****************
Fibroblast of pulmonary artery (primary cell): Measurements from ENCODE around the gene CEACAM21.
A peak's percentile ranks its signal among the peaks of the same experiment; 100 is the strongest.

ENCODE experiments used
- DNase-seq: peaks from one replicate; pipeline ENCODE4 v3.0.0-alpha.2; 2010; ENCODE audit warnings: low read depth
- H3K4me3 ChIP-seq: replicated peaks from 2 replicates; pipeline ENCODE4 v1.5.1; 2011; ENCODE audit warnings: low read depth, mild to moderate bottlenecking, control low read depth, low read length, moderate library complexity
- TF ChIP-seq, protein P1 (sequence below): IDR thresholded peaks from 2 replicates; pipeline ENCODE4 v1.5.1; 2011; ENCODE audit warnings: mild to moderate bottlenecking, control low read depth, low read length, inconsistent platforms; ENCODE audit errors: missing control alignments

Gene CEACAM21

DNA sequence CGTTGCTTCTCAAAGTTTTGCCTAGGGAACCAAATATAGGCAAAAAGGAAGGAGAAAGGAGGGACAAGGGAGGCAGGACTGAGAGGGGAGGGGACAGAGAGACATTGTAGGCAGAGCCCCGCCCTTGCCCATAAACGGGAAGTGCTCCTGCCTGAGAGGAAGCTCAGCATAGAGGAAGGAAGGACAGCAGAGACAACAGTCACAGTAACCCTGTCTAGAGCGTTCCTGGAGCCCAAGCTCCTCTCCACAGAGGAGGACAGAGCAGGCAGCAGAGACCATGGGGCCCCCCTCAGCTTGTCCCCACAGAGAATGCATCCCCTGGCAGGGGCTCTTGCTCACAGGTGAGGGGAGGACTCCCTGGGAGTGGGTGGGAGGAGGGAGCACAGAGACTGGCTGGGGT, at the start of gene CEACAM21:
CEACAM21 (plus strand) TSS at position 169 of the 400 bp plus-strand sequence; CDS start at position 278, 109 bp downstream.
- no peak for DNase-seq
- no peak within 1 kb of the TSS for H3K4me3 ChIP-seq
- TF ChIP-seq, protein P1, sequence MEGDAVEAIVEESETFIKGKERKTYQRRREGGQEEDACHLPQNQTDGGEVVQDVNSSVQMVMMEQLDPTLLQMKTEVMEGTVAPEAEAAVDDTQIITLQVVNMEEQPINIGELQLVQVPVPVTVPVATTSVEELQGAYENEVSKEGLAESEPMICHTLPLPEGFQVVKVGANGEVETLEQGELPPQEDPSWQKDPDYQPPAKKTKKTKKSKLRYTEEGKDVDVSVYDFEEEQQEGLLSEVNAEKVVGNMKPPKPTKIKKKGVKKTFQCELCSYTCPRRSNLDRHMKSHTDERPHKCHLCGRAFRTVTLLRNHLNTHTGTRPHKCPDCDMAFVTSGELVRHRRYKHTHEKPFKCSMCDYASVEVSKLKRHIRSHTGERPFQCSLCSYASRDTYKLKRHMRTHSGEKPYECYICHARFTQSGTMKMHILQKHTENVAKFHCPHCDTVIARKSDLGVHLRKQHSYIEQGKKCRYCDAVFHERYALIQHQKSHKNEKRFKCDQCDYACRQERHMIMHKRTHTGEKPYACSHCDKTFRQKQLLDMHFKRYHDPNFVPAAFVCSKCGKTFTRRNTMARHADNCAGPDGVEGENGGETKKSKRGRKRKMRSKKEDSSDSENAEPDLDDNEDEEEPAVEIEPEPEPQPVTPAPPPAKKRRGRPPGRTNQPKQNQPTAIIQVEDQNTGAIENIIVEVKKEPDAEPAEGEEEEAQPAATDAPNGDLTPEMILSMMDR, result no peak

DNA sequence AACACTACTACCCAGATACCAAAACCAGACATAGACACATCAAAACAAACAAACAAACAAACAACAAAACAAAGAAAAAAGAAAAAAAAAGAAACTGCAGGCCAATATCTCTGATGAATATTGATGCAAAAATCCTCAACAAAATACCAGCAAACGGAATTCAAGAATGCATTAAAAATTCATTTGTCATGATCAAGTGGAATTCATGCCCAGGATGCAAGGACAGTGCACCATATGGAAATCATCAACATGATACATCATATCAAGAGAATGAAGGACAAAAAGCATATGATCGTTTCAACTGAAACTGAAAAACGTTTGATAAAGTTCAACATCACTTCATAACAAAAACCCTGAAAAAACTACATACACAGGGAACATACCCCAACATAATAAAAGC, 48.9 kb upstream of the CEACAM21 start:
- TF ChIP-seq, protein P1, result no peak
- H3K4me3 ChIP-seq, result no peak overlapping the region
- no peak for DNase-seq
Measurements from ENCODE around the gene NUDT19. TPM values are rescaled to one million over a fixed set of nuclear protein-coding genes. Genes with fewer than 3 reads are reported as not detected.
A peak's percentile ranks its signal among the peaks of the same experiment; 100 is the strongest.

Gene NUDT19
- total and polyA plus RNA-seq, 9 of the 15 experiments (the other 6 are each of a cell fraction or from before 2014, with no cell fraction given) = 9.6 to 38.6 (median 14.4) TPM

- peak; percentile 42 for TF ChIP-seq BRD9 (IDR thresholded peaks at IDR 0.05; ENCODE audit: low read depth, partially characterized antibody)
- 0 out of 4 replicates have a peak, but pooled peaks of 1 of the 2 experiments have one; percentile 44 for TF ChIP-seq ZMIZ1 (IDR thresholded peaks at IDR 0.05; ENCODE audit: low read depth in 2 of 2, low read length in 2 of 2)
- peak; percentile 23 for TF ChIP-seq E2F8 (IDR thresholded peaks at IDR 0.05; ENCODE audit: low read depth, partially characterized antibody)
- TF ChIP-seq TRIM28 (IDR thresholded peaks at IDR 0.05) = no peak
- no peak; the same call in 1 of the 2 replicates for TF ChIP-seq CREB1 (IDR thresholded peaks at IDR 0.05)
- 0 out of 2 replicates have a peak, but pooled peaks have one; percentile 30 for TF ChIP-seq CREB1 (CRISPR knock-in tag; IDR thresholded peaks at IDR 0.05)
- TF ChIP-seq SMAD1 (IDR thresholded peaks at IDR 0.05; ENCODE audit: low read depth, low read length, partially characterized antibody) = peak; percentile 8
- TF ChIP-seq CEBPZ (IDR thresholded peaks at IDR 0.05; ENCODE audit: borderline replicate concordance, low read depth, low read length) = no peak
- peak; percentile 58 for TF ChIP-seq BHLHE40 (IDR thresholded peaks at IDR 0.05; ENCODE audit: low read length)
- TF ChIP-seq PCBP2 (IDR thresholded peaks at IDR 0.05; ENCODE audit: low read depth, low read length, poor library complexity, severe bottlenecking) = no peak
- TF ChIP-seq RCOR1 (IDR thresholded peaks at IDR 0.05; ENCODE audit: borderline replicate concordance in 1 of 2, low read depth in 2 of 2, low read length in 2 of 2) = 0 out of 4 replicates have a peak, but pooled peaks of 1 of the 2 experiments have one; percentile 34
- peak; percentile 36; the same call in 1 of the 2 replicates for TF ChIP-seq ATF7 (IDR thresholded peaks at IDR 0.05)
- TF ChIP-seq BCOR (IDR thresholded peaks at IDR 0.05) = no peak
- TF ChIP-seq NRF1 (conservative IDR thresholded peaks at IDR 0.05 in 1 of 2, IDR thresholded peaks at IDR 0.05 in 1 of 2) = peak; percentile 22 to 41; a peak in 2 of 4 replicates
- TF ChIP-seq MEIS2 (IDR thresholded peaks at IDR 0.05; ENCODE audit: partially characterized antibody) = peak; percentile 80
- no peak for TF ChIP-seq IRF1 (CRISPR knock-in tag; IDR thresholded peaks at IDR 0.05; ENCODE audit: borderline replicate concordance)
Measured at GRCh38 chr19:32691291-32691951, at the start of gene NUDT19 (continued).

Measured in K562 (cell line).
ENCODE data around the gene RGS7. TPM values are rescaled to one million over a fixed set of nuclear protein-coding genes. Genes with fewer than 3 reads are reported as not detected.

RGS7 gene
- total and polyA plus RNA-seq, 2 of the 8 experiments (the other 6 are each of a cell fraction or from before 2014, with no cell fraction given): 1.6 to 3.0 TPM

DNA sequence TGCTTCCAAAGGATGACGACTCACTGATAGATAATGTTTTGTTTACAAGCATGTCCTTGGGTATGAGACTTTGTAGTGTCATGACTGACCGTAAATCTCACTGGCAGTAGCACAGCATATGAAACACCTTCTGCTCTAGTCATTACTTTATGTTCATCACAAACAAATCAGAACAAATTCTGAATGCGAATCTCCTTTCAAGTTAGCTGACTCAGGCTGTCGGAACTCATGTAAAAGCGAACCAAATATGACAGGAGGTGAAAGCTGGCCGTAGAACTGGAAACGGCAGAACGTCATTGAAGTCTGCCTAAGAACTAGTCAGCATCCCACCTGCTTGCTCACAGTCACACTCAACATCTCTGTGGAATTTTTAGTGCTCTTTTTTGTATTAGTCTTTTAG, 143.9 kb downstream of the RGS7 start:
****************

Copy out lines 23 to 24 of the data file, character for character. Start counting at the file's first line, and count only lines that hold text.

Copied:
- peak; percentile 23 for TF ChIP-seq E2F8 (IDR thresholded peaks at IDR 0.05; ENCODE audit: low read depth, partially characterized antibody)
- TF ChIP-seq TRIM28 (IDR thresholded peaks at IDR 0.05) = no peak